Little ultralight stoves that screw into compressed gas canisters were a pretty exciting market when Snow Peak introduced the three-ounce GigaPower eleven years ago.
Since then, improvements have been incremental at best, and reviewers have spent many nights with furrowed brows monitoring the temperatures of water in titanium pots trying to measure differences between the products in this niche, which now number into the dozens.
It's pretty safe to say that there is precious little difference in these stoves. They are all just about durable enough, light enough, fuel efficient enough, hot enough, stable enough, and stowable enough for even those of us that are most discriminating with their gear. I've received so many review samples through the years that I've collected them all into a single bin. When I want to use a canister stove, I just reach in and grab whatever is on top, paying almost no attention to what it is.
In other words, they all pretty much work well enough, and I probably have better uses of my time than trying to sort out what I perceive as pretty meaningless little differences between them.
So when I received the latest titanium incarnation of canister stoves from Monatauk Gear, I let out an audible yawn at what was undoubtedly another copycat stove from the same Asian manufacturer that makes the easily-recognizable burner heads and fold up legs that appear on other stoves.
The little Monatauk Gnat balances a wide burner head with an ultra-simple design that is bare enough to evoke real beauty in design.
However, I do appreciate what Monatauk has tried to accomplish with the Gnat, and I think it's something that is aesthetically powerful from a design standpoint:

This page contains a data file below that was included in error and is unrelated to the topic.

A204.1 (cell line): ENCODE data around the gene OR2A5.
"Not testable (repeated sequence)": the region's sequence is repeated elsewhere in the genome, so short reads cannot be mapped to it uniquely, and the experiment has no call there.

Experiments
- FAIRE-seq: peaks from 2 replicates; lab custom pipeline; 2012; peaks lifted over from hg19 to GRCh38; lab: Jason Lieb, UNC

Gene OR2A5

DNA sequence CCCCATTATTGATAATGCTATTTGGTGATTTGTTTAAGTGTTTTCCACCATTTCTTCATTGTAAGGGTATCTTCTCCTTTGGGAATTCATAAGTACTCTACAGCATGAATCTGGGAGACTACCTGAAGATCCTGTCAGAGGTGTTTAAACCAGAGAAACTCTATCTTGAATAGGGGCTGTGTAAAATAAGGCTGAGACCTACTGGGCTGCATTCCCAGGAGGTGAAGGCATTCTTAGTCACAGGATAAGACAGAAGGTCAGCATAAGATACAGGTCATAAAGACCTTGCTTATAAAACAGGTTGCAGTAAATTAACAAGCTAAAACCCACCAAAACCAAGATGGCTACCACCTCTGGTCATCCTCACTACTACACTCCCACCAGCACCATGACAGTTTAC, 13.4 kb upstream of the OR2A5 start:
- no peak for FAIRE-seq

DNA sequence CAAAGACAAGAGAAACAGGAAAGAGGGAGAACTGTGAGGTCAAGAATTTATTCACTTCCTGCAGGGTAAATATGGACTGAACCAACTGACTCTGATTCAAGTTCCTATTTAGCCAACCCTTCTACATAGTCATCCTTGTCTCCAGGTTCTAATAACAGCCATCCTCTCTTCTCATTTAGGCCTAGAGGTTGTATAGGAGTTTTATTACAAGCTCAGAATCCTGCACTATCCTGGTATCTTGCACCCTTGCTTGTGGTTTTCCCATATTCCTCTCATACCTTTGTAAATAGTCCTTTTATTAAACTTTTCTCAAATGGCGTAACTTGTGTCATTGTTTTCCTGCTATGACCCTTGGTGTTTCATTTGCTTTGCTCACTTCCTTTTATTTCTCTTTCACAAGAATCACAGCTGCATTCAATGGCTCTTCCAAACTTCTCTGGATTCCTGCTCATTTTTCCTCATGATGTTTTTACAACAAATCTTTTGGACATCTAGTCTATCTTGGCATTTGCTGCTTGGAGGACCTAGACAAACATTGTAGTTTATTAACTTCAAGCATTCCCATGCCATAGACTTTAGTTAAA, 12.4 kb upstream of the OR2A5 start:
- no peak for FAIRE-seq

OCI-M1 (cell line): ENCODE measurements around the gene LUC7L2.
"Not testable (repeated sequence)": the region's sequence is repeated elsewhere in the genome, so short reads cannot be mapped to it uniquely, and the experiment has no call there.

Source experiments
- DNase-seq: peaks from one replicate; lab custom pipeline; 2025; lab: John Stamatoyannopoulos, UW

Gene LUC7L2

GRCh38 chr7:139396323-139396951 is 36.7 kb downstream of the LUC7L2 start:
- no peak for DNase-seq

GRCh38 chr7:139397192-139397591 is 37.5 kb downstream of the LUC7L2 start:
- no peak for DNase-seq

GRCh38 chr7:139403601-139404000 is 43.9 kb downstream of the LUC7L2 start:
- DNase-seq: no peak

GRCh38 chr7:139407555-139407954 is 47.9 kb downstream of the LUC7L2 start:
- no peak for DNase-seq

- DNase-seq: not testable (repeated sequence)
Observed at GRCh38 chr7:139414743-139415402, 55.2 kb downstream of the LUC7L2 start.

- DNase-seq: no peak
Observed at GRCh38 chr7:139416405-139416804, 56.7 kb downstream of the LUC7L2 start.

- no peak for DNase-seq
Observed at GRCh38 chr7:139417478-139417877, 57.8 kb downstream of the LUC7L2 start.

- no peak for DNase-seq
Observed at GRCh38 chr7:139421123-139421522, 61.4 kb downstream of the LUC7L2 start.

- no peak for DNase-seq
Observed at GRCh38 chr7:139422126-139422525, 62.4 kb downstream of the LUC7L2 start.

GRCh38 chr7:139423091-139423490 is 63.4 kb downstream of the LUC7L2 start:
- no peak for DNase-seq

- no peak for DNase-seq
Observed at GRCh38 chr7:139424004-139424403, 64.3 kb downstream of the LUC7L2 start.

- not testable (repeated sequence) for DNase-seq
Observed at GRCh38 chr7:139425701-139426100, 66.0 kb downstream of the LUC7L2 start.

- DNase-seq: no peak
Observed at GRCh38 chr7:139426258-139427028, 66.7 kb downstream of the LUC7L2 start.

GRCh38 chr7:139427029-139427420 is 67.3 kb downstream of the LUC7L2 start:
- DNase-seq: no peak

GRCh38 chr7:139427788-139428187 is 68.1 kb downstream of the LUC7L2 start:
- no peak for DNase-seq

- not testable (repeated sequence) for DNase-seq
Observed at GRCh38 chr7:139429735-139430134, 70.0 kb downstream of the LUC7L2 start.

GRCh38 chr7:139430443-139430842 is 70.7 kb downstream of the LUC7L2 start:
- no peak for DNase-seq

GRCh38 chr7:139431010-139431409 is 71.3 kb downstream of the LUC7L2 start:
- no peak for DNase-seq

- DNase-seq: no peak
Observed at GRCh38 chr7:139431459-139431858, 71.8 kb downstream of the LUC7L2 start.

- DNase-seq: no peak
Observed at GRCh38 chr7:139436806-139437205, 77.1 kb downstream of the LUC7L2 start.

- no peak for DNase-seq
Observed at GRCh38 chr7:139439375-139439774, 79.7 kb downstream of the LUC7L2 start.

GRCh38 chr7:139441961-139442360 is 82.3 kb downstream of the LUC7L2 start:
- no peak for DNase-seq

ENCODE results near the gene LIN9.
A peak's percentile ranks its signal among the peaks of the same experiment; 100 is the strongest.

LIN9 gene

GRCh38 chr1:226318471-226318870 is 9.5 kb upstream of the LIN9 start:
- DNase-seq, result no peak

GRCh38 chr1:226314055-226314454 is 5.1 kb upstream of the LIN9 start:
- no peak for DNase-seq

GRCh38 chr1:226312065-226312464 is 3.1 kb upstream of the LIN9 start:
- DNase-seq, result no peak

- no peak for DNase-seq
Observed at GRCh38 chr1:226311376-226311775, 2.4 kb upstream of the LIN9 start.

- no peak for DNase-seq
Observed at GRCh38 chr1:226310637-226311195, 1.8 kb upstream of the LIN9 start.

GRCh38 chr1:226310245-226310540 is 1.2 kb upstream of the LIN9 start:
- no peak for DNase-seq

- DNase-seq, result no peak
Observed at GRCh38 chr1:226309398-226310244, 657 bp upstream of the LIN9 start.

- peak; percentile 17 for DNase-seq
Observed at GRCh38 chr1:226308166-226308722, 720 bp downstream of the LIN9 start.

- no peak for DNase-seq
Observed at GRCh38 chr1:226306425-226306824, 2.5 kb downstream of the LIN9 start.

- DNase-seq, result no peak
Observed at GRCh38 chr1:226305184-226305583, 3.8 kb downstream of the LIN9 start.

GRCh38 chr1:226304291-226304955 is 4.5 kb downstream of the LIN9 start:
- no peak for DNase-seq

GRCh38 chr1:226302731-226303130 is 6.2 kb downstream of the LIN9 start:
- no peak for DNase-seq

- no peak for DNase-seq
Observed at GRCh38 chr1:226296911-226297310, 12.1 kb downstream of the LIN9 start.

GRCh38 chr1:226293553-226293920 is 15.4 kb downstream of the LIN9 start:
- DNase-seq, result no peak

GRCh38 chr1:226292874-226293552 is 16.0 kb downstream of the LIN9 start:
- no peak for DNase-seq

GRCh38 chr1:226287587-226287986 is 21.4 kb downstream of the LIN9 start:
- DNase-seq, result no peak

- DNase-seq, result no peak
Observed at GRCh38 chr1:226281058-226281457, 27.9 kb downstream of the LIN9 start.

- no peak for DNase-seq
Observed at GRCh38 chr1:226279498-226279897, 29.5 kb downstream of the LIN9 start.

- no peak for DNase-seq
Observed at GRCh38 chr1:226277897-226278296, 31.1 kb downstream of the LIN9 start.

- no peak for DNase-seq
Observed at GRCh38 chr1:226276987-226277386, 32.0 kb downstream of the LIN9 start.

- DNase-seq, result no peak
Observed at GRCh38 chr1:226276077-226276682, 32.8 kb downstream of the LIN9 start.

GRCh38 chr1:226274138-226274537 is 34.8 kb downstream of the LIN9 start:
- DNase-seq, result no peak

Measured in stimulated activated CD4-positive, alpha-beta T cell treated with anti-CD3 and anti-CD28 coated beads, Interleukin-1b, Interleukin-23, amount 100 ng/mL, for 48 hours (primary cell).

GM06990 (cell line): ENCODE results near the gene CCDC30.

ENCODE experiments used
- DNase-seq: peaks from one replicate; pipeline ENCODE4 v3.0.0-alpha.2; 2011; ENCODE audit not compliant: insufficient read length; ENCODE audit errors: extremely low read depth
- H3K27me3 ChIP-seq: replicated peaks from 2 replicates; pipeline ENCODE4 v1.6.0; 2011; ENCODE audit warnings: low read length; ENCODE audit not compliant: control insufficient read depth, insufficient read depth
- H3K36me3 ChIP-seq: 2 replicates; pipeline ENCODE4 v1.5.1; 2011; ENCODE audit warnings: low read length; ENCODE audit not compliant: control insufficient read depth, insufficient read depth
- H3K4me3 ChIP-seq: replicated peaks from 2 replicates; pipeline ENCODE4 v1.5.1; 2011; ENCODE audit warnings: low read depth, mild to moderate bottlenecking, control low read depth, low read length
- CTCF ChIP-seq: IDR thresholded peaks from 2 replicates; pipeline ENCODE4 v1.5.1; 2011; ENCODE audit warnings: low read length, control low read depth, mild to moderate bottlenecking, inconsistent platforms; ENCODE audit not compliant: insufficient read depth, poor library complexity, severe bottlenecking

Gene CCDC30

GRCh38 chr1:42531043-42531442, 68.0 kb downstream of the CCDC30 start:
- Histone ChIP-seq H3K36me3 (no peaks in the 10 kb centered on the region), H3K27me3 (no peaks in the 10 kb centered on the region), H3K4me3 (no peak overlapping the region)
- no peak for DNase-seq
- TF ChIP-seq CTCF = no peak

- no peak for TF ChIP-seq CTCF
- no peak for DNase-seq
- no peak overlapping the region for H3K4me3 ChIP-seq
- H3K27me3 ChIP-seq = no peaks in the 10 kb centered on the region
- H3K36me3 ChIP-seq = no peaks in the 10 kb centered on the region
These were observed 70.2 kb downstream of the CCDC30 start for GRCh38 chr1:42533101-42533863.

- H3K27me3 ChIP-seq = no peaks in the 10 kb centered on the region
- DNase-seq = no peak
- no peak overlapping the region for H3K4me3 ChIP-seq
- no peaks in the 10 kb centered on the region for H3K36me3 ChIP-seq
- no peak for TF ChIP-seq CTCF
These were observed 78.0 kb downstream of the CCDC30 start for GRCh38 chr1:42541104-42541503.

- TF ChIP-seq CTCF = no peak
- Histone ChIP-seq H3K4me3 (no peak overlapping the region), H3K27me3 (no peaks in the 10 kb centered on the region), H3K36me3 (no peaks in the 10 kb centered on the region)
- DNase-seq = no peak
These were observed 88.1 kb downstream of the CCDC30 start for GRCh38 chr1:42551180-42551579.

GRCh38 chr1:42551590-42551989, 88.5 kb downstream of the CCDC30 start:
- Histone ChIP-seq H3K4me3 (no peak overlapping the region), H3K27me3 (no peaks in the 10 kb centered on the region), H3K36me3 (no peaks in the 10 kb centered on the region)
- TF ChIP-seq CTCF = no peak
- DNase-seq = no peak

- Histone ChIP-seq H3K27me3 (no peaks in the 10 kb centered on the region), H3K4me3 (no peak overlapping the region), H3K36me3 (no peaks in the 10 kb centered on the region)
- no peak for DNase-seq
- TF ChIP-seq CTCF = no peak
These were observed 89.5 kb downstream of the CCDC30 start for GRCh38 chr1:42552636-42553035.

- There's lots of titanium in it, and what's not titanium is aluminum. There are only tiny bits of other (heavier) materials in it - fasteners and the jet.
- The jet housing, air intake, and valve housing are all stripped down to the very barest of essentials, which means the weight has been spent well on a large burner head and pot supports that collapse and grab the pot to prevent it from sliding off.
The result is a canister stove that the manufacturer claims weighs 1.6 ounces. I verified it on my scale to weigh 1.69 ounces, and yes, that irks me. The manufacturer should have claimed a 1.7 oz weight. The Gnat is 0.2 ounce or so lighter than the next-lightest stove on the market, the Snow Peak Lite Max.
It would be a stretch in responsible journalism to try to compare the “compactness” of the dozens of little canister stoves on the market, but the Gnat at least meets the minimum standards that an ultralight backpacker is most interested in - which means it has to collapse as much as possible to fit into a tiny little cup.
My only complaint about the Gnat is that the folding joints for the pot legs are loose and wiggly. A little tighter riveting would have inspired a bit more confidence in manufacturing quality.
Other than that, it's awfully hard to be critical of the little Gnat, and for its weight and beautiful design aesthetic, I'm going to make sure it resides at the top of my little pile of canister stoves, within easy reach.
Paired with a single 8-ounce (net) canister of fuel, a Backpacking Light 550 pot and lid, and a sleeping pad rolled around it for a windbreak, the expedition-conscious ultralighter can turn down the fuel power and eke out thirty-six to forty boils (at 12 oz/boil) without much difficulty, making this sort of setup an extremely attractive option to both alcohol and solid fuel.